Join Date: Nov 2007
Location: Tacoma, WA "America's Most Wired City"
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Drywall compound isn't intended for the use you have in mind. It doesn't set up very hard (so it sands easily), and will crack if you apply it in thick layers because the outside dries (and therefore shrinks) faster than the inside. That's because it dries by evaporation of the water the powder is mixed with.
For what you want to do, you're better off using plaster. It's available premixed in bags (just add water, the directions are on the bag). It is formulated and intended for use as a wall surface, as opposed to drywall compound, which is intended only to bridge the small spaces between sheets and to repair small surface defects. Plaster sets by a chemical reaction between the powdered contents and the water it's mixed with (like concrete), so cracking due to differential drying rates between surface and interior layers isn't as much of a problem. Plaster mixes come formulated for various drying times, and with the sand already mixed in if you want a sand texture.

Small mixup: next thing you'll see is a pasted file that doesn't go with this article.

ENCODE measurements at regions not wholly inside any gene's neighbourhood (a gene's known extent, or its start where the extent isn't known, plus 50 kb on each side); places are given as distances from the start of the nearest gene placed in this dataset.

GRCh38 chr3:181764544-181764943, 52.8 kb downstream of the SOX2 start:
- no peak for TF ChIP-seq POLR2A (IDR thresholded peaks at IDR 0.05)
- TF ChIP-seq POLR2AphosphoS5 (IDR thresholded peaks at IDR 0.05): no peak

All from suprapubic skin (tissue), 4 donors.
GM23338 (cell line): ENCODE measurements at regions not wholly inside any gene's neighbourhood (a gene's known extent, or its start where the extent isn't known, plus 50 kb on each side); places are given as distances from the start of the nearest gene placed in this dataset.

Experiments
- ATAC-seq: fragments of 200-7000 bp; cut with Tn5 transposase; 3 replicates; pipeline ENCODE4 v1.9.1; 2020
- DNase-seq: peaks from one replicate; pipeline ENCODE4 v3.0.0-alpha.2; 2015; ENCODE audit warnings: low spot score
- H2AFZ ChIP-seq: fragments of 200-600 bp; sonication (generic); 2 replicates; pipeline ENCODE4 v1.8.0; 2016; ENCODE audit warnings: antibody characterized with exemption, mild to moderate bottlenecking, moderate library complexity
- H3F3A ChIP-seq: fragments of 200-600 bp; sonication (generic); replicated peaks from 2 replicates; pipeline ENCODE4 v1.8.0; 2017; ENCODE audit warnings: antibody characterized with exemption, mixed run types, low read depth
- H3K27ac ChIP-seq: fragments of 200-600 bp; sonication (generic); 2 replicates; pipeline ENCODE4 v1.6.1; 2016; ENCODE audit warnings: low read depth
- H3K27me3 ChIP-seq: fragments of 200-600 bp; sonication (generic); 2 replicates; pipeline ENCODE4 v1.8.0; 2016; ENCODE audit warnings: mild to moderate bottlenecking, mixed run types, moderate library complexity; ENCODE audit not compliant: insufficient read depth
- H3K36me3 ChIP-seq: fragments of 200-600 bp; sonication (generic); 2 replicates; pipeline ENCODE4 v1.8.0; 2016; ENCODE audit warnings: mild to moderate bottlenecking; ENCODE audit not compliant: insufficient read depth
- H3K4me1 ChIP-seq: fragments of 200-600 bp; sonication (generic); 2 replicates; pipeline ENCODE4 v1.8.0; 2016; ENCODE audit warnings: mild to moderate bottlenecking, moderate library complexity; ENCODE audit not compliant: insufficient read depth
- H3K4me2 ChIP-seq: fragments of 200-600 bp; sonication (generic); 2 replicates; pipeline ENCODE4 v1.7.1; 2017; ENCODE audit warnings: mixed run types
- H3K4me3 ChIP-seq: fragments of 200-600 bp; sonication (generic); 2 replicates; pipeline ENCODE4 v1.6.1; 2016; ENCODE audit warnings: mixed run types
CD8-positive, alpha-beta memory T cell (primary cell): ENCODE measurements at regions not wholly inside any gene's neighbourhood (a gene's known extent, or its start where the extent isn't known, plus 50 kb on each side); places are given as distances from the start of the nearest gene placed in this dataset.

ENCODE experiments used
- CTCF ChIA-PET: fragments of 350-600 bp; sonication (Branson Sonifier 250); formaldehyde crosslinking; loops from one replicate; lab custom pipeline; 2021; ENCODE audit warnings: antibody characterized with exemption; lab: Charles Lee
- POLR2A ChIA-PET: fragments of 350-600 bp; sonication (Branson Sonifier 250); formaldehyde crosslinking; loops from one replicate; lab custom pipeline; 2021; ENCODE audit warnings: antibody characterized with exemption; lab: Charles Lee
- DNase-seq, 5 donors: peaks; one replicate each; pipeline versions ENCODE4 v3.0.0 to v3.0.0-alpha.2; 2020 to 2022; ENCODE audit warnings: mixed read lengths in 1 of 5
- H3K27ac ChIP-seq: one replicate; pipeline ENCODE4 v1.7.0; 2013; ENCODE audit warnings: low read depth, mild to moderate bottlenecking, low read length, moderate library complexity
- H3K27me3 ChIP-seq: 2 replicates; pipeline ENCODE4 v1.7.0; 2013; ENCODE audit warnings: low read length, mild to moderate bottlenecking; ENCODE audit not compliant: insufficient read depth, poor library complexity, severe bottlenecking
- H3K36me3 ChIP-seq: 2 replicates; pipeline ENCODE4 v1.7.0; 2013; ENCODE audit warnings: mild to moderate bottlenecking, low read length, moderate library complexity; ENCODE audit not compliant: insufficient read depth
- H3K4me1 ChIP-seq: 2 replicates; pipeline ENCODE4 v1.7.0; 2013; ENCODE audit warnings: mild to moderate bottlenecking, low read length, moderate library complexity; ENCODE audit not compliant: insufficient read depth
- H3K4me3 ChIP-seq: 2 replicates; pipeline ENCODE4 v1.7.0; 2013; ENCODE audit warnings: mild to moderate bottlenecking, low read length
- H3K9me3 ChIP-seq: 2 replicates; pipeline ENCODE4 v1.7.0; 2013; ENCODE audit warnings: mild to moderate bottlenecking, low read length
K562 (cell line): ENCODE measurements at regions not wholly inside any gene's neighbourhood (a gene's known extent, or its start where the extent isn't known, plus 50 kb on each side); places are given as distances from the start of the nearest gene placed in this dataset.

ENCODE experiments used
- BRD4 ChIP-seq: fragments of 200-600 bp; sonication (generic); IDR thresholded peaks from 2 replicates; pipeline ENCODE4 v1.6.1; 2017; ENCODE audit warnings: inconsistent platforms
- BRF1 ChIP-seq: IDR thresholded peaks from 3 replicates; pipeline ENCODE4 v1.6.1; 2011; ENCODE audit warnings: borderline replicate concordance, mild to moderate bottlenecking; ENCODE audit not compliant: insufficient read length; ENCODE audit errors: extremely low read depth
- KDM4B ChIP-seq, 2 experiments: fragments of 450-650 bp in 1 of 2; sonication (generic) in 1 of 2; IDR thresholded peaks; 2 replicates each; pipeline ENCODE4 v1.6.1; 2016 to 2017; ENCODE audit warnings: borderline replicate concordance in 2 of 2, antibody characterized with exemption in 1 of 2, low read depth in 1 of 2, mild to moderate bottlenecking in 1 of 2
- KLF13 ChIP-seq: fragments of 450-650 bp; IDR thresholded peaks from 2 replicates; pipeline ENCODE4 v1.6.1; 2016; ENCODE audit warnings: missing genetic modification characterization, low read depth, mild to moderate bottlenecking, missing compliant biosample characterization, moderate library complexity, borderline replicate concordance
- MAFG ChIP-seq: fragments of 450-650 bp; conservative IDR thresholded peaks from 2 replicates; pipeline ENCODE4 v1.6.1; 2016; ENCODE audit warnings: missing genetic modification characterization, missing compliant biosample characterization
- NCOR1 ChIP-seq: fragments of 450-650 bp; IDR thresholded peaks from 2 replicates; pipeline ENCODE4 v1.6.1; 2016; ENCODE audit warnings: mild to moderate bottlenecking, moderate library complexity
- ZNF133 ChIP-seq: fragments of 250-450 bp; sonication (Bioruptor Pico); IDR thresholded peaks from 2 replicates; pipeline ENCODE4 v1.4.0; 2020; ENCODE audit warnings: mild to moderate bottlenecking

Whatever you use, you do need to use some kind of lath. Chicken wire will work, but expanded-metal lath, which you can buy at a plastering supply house, has smaller openings and thus creates a much stronger mechanical bond (the plaster oozes through the openings and dries behind the lath, forming "keys" that hold the plaster layer in place). If you don't use lath your surface coating will not stay on the wall for long.
There's no need to cover the wood with drywall first, but if you do, you need to use greenboard, not ordinary drywall. Greenboard is intended to have a skim coat of plaster applied over it, whereas ordinary drywall isn't intended to have so much water applied to its surface. The drywall's paper surface will absorb all that water and pass it through to the gypsum layer, causing it to disintegrate.